Monday Mar 27

Girmay Aracelis Girmay is the author of the collage-based picture book, changing, changing, and the collection of poems entitled Teeth. She is a Cave Canem Fellow and board member of the Acentos Foundation. Girmay grew up in Santa Ana, California and currently lives in Brooklyn. She teaches at Queens College, the Bronx Poetry Project for middle schoolers, and in Drew University's low-residency MFA program.

All Day Long the Birds Shout Phebus! Phebus!

All day long the birds shout Phebus! Phebus!
& the geese, if I didn't know better,
would sound like donkeys. & they do.
& somewhere, a girl loves a boy with her dark hand,
& we come upon them in the park
where the walkway is so skinny
that my dress-hem catches fire
when we pass. & just like that,
my mother chopping onions far away
sees a volcano at the kitchen table
& puts the knife down to call,
& the telephone rings, but I am out
without it, & rings, & the day goes on howling
through the branches, over the giant park-green
going up & down. & the boy losing his mind.

I am dying, or you. & the crow-headed women
running in the distance
from some devil or dog, I think,
over such grass in my eye.

& one by one, or two at a time,
something invisible snatches them up
by the black tumbleweed of their hair. & this
would be a myth, except it's not.

& to think, just this morning, I was one of them
walking out of my house
into the day's shrike brain.

All day long, someone is yanked
up into the sky or down into the mulch
or in his bed or trampled or headfirst,
face down, with or without the news.
& all day long, people going in & out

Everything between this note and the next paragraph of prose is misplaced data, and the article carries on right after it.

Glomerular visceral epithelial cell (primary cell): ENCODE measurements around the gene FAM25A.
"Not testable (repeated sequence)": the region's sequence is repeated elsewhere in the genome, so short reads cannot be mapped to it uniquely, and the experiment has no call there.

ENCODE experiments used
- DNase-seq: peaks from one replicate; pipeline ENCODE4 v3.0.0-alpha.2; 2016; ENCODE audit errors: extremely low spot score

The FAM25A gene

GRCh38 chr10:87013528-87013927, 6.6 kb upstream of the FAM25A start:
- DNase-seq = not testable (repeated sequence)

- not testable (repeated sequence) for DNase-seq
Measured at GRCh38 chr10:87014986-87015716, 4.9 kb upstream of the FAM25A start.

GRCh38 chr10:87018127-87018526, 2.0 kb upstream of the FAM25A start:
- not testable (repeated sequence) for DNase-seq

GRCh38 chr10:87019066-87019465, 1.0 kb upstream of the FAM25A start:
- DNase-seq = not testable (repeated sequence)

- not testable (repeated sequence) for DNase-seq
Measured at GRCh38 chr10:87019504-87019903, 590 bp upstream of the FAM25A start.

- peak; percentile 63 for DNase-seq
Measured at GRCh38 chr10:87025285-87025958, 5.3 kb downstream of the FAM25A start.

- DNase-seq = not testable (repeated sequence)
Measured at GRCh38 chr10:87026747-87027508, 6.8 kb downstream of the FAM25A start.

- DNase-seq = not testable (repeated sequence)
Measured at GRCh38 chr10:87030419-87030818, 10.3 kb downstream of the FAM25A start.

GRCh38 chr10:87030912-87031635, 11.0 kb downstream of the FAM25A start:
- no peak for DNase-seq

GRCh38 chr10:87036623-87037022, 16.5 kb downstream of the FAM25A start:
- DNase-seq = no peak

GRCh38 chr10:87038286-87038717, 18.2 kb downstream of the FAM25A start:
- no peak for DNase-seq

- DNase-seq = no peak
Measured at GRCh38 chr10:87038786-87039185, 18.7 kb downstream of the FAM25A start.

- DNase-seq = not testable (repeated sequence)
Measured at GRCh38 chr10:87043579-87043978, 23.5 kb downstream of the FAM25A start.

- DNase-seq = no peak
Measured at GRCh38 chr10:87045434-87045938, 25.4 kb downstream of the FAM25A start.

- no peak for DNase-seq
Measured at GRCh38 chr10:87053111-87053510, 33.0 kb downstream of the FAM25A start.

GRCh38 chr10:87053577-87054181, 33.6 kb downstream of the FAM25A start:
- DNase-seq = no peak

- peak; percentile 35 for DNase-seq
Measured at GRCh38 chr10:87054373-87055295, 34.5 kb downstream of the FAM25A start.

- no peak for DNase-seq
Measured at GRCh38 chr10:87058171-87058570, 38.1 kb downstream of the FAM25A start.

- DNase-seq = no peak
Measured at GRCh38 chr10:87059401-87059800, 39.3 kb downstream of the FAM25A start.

of each other, their houses, the supermarket.
Dying & coming & shopping for tomatoes
maybe at the same time. & to think,
people burn like this, simultaneously, in kitchens & beds,
the heady dusk of the public park
while children are learning songs. Oh, hair,
was the sky always so blue
as it is now, taking the jet-black & sequoia of our girls?
Every thing taking another thing home to bed
for one night or two nights
or, not even a night, or 600 days,
which is to say, Lifeguard, drop the whistle.
Mother, turn out the lights on your front-porch—
one day your girl will not come back. They tell me
you are gone, & all day long, the day goes on
bucking logic into the hills. How the geese dress the dusk
in donkey-call. How the sixteen stars keep time
as our bodies, in their different sleeps, are rearranged,
& we wake up wearing each other's clothes:
spider wearing my mouth like a room,
& the good black ant carries your small material,
some fleck of sugar hidden
in the silver backroom of your tooth, off
like a peony or a bone, & there you go.

All day long the wind wears Phebus' shoes.
I want to live longer knowing this.